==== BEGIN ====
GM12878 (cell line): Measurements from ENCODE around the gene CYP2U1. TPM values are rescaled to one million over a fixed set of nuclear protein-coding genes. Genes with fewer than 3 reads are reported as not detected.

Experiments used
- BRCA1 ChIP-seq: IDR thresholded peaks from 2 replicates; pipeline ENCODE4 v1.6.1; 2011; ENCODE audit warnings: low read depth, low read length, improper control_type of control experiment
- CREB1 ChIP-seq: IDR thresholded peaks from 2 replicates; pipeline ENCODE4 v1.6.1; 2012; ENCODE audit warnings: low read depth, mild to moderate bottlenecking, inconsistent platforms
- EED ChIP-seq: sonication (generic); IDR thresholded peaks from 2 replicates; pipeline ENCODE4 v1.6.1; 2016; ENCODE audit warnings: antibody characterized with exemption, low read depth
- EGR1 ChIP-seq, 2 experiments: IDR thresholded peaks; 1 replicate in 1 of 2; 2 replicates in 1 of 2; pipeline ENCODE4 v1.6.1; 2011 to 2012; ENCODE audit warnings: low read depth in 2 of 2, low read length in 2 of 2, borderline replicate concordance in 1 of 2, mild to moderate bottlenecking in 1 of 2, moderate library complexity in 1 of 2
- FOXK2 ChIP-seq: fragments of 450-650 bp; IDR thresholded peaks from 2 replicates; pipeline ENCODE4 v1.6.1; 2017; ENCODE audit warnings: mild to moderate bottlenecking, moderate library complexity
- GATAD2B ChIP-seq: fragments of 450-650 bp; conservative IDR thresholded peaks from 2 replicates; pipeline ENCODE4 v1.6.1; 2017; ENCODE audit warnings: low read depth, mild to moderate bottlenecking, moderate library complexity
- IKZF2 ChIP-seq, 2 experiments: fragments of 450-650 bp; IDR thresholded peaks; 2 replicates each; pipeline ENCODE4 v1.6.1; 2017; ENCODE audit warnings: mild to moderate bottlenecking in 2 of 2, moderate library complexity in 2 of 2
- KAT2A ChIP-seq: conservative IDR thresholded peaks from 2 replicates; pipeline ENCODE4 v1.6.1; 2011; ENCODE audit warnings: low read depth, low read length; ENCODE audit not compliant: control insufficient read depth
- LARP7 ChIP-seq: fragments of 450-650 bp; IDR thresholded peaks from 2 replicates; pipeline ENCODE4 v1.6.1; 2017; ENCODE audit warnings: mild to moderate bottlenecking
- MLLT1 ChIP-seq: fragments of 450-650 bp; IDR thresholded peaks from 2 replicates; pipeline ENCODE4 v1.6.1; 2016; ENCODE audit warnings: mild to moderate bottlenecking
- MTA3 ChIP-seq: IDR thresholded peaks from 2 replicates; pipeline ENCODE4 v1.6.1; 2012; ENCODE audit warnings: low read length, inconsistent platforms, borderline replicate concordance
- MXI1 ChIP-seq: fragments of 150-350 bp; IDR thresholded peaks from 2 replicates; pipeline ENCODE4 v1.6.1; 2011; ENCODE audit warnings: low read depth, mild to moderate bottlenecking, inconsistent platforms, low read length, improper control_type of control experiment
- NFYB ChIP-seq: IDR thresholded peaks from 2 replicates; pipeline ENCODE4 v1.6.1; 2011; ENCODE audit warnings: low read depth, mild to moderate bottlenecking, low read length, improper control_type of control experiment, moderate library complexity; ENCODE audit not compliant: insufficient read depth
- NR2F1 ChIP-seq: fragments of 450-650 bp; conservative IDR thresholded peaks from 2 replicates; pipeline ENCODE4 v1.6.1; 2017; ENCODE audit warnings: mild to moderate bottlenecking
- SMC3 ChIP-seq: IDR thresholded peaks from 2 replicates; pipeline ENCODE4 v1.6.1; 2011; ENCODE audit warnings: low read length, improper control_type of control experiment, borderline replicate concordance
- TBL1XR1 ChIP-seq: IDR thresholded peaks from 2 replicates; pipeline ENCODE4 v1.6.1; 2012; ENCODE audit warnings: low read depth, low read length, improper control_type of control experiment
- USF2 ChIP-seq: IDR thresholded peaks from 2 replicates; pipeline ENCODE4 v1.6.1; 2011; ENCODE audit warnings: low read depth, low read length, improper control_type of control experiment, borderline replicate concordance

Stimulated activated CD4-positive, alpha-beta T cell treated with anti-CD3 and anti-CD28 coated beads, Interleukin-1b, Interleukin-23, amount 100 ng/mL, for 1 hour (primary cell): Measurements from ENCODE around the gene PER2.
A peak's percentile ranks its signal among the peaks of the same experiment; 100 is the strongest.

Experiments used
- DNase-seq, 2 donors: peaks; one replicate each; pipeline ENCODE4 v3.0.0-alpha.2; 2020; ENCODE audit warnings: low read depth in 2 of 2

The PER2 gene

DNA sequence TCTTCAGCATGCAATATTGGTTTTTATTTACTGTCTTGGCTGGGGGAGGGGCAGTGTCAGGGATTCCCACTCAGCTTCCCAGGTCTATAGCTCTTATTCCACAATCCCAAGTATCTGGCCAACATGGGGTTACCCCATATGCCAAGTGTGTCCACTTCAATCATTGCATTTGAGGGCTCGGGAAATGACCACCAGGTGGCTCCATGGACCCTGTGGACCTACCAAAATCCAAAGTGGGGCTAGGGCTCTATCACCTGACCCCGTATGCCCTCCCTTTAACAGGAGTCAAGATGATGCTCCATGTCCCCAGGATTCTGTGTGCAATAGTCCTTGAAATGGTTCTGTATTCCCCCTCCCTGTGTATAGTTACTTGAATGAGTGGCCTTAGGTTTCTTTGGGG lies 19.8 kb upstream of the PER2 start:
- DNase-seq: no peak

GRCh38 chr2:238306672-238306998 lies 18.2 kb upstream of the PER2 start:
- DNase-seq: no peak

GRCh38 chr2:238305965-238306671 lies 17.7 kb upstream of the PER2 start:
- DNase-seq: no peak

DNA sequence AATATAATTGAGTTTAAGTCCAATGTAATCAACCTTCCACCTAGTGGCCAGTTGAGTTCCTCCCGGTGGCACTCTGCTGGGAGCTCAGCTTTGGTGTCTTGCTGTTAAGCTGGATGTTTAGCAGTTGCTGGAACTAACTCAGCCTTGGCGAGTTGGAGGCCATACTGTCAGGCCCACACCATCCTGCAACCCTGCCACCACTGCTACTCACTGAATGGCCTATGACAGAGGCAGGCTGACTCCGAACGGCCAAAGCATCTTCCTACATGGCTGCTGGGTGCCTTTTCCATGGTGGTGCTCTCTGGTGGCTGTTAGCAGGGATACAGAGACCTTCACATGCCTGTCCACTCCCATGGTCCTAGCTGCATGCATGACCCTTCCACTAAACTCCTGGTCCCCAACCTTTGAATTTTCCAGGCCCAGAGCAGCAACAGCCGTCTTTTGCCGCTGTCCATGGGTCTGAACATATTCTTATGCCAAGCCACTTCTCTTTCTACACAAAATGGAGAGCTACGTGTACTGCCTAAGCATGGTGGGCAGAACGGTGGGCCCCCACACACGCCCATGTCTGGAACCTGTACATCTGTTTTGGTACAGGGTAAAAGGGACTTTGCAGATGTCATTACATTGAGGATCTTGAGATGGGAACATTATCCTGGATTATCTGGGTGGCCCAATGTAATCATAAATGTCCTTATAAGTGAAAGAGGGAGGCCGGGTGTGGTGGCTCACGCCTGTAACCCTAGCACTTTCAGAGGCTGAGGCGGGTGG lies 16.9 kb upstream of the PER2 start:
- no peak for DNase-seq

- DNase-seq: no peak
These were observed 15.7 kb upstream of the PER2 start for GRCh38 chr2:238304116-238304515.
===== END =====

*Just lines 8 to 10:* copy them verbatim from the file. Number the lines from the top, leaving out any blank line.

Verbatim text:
- GATAD2B ChIP-seq: fragments of 450-650 bp; conservative IDR thresholded peaks from 2 replicates; pipeline ENCODE4 v1.6.1; 2017; ENCODE audit warnings: low read depth, mild to moderate bottlenecking, moderate library complexity
- IKZF2 ChIP-seq, 2 experiments: fragments of 450-650 bp; IDR thresholded peaks; 2 replicates each; pipeline ENCODE4 v1.6.1; 2017; ENCODE audit warnings: mild to moderate bottlenecking in 2 of 2, moderate library complexity in 2 of 2
- KAT2A ChIP-seq: conservative IDR thresholded peaks from 2 replicates; pipeline ENCODE4 v1.6.1; 2011; ENCODE audit warnings: low read depth, low read length; ENCODE audit not compliant: control insufficient read depth